Lobo Club
Coach Heather Dyche (in black)
Coach Heather Dyche (in black)
Lobo Women's Soccer Wraps Up Spring Practice
Courtesy: New Mexico Athletics  
Release:  04/24/2015


Sunday: UNM at UTEP, exhibition, 11 a.m.

By Greg Archuleta
UNM Assistant Director of Communications

Change is never easy, but after her team’s 1-0 spring exhibition victory at Texas Tech, first-year University of New Mexico women’s soccer coach Heather Dyche is making it seem that way.

The Lobos conclude their spring exhibition season Sunday when they travel to UTEP, but Dyche says she feels as though her team already has had a highly successful spring, no matter the outcome in El Paso.

“It’s been a really positive transition,” said Dyche, the Albuquerque native who was hired in January as the program’s fourth-ever head coach. “The credit goes to the players; we’ve thrown a lot of new things at them and they’ve really responded well.

I don’t want (spring practice) to stop, but I know summer fever is in.”

That doesn’t mean the Lobos aren’t excited about how they progressed during the spring and where their new direction will take them when the 2015 season gets underway in the fall.

“There’s so much motivation on the team right now,” rising senior goalkeeper Cassie Ulrich says. “I was really proud of the way we ended last season (the team went 9-3-2 over its last 13 games in 2014), and now with the new staff coming in and implementing a new style, we’re really looking forward to seeing where it takes us next season.”

Dyche said she has implemented two basic changes from the way UNM played the game in previous years: On defense, the Lobos have changed their line of confrontation to pressure opponents farther up the field.

Offensively, the Lobos are focused more on possession, rather than dumping the ball into the opponents backfield and chasing.

Lobo defender Alexa Cabrales goes after the ball during a practice at the UNM Indoor Practice Facility.“Every coach has an opinion about how they want to play the game,” Dyche said. “There’s really no right way or wrong way to do it. What we’re trying to do is build off a pretty good foundation that was already in place when we got here.”

That’s not to say that Dyche and her staff – consisting of first-year assistants Karley Nelson and Missy Strasburg – haven’t already begun to put their stamp on the program

Don’t let the label “rookie head coach” that applies to Dyche mislead you, Ulrich said.

“Heather came in and clearly defined what she expected of us as student-athletes and as far as the culture of the program,” Ulrich said. “Right away, there was no confusion about what our responsibilities are.”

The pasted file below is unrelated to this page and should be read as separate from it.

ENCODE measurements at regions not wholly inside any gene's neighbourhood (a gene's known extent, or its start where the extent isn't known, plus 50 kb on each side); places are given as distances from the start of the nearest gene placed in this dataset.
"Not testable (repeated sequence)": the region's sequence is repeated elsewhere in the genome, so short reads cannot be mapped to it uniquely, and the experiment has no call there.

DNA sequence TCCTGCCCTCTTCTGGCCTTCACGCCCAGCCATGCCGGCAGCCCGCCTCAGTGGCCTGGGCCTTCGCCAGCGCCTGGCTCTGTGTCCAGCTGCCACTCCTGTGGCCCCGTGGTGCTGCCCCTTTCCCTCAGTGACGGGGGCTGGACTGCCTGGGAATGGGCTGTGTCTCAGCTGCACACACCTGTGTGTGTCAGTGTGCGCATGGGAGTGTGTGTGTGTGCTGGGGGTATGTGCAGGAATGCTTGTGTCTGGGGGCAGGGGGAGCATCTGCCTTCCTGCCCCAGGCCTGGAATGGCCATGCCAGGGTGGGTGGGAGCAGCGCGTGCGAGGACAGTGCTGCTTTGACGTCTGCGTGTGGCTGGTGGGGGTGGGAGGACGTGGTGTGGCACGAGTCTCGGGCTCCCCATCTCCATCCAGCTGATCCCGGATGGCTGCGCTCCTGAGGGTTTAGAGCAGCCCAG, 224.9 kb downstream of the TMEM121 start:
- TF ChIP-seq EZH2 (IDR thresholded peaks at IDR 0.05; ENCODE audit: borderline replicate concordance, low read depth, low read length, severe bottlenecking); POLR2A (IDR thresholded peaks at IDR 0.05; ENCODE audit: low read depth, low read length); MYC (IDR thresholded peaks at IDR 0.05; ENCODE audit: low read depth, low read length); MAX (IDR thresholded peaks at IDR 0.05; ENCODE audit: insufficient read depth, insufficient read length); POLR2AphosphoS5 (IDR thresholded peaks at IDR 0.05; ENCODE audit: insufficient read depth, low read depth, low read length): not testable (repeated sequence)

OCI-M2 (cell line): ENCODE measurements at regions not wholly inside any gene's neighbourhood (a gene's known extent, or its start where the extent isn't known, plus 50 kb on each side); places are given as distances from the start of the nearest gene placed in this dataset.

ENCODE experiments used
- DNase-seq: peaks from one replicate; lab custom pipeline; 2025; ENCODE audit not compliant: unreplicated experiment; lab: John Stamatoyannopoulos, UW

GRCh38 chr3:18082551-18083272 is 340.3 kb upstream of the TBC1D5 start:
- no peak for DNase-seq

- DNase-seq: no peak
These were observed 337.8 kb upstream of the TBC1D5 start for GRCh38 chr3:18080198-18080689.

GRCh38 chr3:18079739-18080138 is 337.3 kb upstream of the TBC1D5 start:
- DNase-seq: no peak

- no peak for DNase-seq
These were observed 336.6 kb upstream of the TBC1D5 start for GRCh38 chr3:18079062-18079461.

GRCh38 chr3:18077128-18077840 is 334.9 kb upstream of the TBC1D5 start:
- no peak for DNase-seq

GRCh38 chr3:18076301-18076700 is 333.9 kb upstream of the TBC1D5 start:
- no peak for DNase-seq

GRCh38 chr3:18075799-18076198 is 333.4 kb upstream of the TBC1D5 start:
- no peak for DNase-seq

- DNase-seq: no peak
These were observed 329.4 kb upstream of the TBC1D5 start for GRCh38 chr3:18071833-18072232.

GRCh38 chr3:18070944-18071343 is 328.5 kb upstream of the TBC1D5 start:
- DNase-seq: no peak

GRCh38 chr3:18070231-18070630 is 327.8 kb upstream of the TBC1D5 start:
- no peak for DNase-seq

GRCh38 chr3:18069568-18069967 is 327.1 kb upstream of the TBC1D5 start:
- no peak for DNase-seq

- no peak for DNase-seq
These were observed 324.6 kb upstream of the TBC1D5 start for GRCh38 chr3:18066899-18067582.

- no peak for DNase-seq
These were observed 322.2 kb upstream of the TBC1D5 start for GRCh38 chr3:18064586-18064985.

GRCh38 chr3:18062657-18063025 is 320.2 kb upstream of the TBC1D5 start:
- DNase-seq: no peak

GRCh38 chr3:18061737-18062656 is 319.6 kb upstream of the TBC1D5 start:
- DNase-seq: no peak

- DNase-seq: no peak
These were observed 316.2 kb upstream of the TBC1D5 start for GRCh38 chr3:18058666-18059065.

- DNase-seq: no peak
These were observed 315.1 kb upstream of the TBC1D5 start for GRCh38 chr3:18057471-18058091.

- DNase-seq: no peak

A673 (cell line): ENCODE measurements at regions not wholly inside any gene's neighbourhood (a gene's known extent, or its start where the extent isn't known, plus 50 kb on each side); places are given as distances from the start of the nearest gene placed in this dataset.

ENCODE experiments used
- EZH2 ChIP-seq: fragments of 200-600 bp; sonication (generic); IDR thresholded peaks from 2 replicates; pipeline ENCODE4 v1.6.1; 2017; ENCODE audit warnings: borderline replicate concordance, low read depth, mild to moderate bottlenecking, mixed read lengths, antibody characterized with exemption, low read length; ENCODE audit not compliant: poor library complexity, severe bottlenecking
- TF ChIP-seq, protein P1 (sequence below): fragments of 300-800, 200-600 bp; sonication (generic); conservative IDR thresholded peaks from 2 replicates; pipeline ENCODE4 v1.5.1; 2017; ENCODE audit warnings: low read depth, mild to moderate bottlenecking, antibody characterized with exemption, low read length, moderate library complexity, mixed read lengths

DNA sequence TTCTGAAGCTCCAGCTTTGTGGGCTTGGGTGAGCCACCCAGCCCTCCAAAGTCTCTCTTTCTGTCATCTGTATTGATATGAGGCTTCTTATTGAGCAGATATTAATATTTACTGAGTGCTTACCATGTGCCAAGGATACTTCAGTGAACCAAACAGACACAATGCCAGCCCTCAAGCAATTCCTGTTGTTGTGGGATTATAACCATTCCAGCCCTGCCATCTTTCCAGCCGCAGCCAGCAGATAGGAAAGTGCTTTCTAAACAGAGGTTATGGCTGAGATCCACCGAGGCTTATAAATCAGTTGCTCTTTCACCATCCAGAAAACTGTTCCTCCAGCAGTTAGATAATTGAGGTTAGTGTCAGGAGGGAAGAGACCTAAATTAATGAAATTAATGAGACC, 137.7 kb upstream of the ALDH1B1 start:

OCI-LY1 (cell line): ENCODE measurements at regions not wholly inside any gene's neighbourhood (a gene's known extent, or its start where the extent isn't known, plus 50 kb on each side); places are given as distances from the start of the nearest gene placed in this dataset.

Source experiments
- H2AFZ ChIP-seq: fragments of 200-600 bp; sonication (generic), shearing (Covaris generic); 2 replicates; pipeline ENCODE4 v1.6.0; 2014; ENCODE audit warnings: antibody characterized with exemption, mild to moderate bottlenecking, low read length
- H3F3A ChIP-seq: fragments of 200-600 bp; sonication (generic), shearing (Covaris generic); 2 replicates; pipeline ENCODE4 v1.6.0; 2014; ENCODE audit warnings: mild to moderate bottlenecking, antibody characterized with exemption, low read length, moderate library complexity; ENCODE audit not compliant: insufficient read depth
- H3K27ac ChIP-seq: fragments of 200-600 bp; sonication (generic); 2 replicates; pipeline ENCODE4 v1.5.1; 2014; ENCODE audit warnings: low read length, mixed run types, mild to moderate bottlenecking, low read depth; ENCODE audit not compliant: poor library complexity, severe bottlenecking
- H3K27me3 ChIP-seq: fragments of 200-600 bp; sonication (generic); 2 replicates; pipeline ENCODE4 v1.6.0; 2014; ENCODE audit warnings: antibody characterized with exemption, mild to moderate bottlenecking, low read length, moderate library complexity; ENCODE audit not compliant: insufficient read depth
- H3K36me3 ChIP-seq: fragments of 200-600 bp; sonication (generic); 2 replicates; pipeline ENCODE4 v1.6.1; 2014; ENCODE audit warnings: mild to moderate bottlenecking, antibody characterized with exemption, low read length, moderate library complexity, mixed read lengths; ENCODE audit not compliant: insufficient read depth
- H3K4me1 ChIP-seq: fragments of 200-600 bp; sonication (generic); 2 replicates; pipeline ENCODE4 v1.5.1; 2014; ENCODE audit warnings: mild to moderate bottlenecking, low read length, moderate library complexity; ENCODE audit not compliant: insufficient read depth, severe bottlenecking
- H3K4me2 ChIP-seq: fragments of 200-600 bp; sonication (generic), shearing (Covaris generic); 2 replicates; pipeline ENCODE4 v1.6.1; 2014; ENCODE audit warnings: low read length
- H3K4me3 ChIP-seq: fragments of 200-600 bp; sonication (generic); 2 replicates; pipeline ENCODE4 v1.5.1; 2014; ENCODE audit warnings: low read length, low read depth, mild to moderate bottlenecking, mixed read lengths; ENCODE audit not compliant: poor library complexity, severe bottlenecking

Dyche, however, admitted to a feeling-out process as a first-time head coach.

“The biggest adjustment is all the little rules you have to learn,” she said, “compliance with the NCAA and the other aspects of being a head coach that aren’t related to soccer. I’ve been pleasantly surprised with how willing people here have been willing to help me figure out the way things work.”

Ulrich said that the biggest change she’s perceived has been with the communication aspect of the game.

“It’s more specific,” she says. “For example, on defense we used to focus mostly on what we were going to do. Now, the staff is showing us how to recognize what the opposing team wants to do and how to incorporate that in our defense.

“For me, there’s a lot more conversation and a lot more discussion going on with the defense.”

Dyche said he didn’t look at any video of the team’s play prior to her arrival. Like most coaches in new positions, she didn’t want to come into the program with any preconceived notions.

“I thought the fairest thing was to make it a clean slate,” Dyche said. “I wanted the players to prove to us that they should play.”

As expected, the impact of the changes wasn’t immediate – or at least immediately positive. The team struggled in doubleheader losses to Arizona State and BYU in the first exhibition matches of the season on March 21.

“I told them that was my fault,” Dyche said. “We put in a lot of new concepts, and they were thinking too much.”

She said that the Lobos’ 2-1 victory over Denver on April 4 at the UNM Soccer Complex served as validation that the new concepts the team had practiced during the spring were starting to pay off.

“Both our goals in that game were a direct result of their execution of the offense,” Dyche said. “I think that game served as the catalyst for the improvement we’ve seen.”

UNM knocked off Fort Lewis 5-0 on April 12 and then knocked off Texas Tech 1-0 in Lubbock, Texas. The Red Raiders were a team that went 16-4-2 last season and advanced to the third round of the NCAA Tournament. The Red Raiders finished the regular season ranked 14th in the nation.

Talk about validation of the new coaching staff’s scheme.

“I feel like the last three games, we were starting to get a feel for it,” Dyche said. “We’re starting to get familiar with each other, and they’re starting to show their personality. They’re starting to show what they can do.”

Which makes the possibility of what they can do together in the fall that much more intriguing.